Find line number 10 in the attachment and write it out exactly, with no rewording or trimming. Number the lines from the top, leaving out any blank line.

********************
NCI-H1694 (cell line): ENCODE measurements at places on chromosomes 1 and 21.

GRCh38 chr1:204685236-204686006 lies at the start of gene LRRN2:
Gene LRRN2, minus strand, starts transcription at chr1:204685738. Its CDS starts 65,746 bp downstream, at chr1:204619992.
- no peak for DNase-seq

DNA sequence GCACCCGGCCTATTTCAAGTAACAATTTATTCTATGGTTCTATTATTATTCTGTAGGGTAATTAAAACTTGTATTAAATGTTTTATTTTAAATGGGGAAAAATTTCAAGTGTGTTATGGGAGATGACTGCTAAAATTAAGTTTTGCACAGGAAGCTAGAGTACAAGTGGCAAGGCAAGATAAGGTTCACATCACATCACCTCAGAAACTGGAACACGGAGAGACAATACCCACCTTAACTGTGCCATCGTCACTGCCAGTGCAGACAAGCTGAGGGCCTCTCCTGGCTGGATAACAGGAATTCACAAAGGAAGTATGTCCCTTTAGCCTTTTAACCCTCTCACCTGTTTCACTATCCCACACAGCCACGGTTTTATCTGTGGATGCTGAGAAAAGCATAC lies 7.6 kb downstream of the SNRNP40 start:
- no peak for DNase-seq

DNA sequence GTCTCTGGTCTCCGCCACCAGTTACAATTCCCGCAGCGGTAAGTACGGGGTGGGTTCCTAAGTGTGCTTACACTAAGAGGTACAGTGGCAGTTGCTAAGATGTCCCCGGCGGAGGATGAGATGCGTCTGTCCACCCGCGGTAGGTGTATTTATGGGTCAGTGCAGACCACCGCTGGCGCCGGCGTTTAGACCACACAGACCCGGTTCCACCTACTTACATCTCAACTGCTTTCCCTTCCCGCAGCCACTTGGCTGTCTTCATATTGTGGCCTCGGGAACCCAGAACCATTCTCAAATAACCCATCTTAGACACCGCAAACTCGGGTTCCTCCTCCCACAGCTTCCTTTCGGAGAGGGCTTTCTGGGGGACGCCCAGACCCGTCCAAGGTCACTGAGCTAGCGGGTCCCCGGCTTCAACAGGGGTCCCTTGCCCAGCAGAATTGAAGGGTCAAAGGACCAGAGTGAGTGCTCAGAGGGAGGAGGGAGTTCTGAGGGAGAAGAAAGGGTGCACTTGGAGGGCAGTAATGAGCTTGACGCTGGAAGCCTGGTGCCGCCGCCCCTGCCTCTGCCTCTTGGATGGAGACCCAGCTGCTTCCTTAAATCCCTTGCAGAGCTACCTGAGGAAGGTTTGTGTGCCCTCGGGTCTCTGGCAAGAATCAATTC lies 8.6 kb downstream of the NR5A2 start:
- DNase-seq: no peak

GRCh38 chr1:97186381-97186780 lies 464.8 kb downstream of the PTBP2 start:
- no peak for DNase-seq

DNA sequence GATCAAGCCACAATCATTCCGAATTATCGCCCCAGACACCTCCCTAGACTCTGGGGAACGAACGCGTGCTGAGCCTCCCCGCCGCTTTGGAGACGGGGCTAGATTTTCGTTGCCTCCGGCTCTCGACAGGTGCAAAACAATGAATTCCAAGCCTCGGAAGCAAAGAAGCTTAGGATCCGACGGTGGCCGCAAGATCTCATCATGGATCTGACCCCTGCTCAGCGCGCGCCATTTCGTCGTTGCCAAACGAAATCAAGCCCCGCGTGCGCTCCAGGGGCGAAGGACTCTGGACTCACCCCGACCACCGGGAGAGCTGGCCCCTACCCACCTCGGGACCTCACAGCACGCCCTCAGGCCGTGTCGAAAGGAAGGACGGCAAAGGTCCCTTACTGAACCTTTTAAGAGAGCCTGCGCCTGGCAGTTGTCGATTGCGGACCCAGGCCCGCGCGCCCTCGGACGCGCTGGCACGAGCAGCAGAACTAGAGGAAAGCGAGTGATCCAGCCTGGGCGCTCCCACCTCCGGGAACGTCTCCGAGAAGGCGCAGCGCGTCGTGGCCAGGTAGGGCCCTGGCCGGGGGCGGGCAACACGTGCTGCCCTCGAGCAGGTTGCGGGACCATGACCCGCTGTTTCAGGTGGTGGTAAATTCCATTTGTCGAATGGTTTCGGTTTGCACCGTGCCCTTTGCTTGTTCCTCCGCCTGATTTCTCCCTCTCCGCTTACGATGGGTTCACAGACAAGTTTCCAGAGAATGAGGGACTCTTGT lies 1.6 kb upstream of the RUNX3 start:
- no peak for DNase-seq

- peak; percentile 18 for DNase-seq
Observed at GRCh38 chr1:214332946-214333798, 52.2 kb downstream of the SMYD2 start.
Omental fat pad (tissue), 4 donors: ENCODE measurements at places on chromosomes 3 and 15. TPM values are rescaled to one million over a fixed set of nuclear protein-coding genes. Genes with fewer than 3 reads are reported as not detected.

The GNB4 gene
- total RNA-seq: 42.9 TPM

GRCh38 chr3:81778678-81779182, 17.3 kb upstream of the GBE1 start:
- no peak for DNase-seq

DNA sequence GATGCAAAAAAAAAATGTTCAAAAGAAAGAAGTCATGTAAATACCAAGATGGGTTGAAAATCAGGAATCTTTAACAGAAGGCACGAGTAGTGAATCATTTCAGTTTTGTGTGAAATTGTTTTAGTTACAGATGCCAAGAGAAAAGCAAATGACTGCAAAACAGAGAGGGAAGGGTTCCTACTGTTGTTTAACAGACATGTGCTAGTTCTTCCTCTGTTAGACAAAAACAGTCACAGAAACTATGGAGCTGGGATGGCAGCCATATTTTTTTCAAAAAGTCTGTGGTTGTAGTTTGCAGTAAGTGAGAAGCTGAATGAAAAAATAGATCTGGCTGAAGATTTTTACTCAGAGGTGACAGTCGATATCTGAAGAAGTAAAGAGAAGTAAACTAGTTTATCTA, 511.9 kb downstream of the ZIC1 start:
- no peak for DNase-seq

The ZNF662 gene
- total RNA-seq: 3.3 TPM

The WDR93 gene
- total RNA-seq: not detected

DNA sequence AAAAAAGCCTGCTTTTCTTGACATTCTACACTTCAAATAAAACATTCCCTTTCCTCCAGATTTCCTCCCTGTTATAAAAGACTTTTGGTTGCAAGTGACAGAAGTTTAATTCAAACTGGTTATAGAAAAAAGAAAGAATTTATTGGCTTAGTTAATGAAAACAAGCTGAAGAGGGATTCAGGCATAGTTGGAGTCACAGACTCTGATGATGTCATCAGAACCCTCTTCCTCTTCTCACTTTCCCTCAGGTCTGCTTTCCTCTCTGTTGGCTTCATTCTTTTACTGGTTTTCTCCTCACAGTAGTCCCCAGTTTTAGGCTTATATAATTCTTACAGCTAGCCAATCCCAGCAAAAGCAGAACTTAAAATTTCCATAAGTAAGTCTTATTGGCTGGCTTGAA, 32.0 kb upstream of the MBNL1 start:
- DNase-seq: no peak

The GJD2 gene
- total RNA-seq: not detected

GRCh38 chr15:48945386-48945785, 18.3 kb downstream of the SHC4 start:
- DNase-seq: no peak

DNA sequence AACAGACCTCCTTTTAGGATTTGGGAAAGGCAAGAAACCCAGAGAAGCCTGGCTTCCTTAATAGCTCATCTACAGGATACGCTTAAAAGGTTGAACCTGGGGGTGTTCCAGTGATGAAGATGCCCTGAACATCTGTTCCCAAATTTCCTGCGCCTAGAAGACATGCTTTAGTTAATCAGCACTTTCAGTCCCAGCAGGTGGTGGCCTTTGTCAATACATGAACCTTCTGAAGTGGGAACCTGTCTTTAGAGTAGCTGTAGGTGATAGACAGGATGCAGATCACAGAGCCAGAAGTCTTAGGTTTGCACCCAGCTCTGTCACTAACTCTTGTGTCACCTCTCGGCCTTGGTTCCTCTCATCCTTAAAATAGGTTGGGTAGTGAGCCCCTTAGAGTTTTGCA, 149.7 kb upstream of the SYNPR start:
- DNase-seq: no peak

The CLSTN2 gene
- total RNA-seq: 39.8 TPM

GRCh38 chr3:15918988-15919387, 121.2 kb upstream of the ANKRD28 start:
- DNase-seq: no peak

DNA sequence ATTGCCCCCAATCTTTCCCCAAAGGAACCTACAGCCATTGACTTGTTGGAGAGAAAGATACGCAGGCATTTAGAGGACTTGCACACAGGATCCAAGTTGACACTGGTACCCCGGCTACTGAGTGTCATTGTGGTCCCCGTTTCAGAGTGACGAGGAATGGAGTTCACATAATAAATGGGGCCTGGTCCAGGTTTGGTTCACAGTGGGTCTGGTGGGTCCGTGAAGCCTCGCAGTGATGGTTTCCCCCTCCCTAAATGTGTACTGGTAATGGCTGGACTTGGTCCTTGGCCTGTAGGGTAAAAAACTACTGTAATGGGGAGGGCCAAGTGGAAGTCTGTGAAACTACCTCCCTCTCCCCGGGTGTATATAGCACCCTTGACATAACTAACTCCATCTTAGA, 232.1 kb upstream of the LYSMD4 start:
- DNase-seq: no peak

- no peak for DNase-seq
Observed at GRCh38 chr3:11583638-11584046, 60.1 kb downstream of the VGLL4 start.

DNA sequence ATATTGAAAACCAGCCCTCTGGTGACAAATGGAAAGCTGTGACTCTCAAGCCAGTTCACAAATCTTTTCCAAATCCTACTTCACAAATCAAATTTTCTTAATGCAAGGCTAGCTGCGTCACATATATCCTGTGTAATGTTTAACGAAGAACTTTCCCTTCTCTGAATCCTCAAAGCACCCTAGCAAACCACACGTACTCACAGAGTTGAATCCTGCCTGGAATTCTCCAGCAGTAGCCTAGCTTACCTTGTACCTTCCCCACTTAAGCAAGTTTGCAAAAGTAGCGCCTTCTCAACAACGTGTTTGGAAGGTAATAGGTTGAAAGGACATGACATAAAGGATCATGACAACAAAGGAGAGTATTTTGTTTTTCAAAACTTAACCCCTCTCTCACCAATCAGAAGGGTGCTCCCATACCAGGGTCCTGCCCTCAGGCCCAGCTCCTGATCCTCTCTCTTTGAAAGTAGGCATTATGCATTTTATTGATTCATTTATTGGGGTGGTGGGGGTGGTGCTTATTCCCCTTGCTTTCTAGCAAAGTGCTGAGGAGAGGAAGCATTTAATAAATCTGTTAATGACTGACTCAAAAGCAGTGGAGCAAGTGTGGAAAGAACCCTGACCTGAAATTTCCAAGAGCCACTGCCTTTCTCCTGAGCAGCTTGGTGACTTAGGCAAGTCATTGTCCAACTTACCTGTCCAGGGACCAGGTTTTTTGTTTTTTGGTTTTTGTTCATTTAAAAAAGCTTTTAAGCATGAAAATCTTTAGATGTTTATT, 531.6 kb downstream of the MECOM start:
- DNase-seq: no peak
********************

- no peak for DNase-seq